• United hands you a little packet with a sanitizing wet wipe on boarding; surface transmission is not so much a thing with COVID, but there are plenty of other bugs out there, and a lot of people in here, so I am happy to wipe down the armrests, tray table, seat pocket, and my hands. We probably should’ve been doing that all along.
  • beverage service is back to normal, which is nice, and they even gave us a few little snacks — pretzels and a Stroopwaffle. Particularly good because while they have additional snacks for sale, you can’t pay for them with a credit card or cash; you need to have loaded your card info onto the United app on your smartphone. If you don’t own a smartphone, I guess you’re out of luck; classist (and ageist) BS. Do better, United.
  • I’m lucky enough to have a window seat, so that wins me a little extra space and just one neighbor; social distancing requirements seem to have gone out the window at this point; this is a full flight.
  • said neighbor is eating a very aromatic hot sandwich that smells delicious; good thing I have plenty of tasty food, or I’d be seriously (silently) cranky right now. Reminds me of the chemo ward, where they asked us not to bring in smelly food, because other people there might be nauseated by the smell, or want some deliciousness, but not be able to eat that kind of thing
  • I’ve covered my legs and feet in my thin travel blanket, and discreetly slipped off my shoes underneath. I know some people are really grossed out by other people’s bare feet; I am not, but would rather not upset people unnecessarily. Hopefully the blanket suffices; my feet tend to swell a bit when we’re up high, so shoes get really uncomfortable.
  • my feet are not smelly, which would be a bigger problem. In general, reducing odor as much as possible when people will be trapped in close quarters seems courteous; I wear perfume much less often than I used to, and tend to avoid heavily scented hair, etc. products.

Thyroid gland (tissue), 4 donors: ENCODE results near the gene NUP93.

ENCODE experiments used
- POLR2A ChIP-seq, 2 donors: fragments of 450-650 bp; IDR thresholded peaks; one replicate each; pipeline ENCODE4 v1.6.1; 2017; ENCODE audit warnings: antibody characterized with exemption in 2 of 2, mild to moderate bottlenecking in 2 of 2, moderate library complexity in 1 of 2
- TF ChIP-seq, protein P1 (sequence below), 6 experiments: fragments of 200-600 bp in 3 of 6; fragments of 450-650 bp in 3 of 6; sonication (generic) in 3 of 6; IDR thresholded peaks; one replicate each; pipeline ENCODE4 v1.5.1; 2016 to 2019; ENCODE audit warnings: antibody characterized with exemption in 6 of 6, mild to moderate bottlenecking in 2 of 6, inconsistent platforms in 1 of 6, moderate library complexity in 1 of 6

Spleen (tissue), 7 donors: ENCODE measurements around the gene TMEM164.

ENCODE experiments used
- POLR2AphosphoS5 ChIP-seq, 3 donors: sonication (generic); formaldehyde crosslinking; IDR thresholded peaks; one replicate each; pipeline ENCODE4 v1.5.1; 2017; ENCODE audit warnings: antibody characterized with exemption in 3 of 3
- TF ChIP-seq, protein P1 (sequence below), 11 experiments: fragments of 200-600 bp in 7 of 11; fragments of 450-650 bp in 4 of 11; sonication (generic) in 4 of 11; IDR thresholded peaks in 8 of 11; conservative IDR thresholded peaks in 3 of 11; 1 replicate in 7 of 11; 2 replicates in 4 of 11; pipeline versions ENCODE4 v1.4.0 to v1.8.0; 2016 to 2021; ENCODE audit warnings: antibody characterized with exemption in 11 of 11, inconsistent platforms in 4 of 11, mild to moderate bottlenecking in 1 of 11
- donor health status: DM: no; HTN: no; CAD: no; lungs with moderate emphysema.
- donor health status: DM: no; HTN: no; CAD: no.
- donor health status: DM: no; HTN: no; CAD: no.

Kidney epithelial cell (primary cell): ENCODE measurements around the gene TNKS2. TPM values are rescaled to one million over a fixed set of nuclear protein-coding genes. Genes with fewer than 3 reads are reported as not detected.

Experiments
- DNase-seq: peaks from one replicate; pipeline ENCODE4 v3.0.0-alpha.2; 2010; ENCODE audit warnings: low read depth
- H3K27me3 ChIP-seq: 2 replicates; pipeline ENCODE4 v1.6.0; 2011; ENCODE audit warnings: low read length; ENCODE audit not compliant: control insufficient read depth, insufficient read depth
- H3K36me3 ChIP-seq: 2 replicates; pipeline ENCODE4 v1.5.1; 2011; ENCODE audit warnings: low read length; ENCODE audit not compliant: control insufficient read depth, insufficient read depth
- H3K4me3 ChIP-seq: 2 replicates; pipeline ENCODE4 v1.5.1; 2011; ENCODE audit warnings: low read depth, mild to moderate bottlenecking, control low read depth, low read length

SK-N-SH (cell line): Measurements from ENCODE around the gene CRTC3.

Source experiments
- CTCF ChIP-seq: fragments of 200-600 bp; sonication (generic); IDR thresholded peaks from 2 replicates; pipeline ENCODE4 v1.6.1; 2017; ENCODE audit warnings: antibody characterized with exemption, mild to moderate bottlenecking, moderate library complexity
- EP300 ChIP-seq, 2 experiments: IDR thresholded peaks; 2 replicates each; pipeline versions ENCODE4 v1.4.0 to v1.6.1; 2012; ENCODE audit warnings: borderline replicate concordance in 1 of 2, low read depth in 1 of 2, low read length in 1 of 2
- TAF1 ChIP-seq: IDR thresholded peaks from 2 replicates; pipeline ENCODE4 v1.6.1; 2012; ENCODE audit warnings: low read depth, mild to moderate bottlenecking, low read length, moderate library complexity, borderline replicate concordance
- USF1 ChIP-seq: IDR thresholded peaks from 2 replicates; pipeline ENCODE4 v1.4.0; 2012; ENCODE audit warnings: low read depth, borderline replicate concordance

• I was a little warm when we were on the ground, but it cooled down once we were up in the air, so it’s no problem keeping on the face mask and face shield; they actually keep my face warm and comfortable. Glad I brought the blanket and hoodie; both are now in use.
  • all those mundane travel details drop away as we take off, heading up to the cloud layer. I love, love, love flying. A little space when nothing is expected of me except existing. I breathe differently, up in the sky.


High Flight

Oh! I have slipped the surly bonds of Earth
And danced the skies on laughter-silvered wings;
Sunward I’ve climbed, and joined the tumbling mirth
Of sun-split clouds, – and done a hundred things
You have not dreamed of – wheeled and soared and swung
High in the sunlit silence. Hov’ring there,
I’ve chased the shouting wind along, and flung

My eager craft through footless halls of air…

Up, up the long, delirious burning blue
I’ve topped the wind-swept heights with easy grace
Where never lark, or ever eagle flew –
And, while with silent, lifting mind I’ve trod
The high untrespassed sanctity of space,

Put out my hand, and touched the face of God.

– John Gillespie Magee

An Anglo-American aviator and poet. Magee served in the Royal Canadian Air Force, which he joined before the United States entered the war; he died in a mid-air collision over Lincolnshire in 1941.

Notes From the Road: Product Review, AnväNDA Bag ($149)


So, I’m a little annoyed at myself for actually liking this somewhat expensive bag, because it was served up to me as a Facebook ad. Oh well. However it came to me, I do really like it, and since I’m somewhat picky about bags and I normally travel a lot, I thought some of you might appreciate a review.

  • the big essential for me are the backpack straps; this is the only way I can carry weight for any length of time while travelling. But if you’d prefer, it also comes with a shoulder strap, and you can configure it as a duffel bag, messenger bag, shoulder, or tote. (If I’m sharing this with Kevin, he might prefer messenger, for example. Easy to switch.)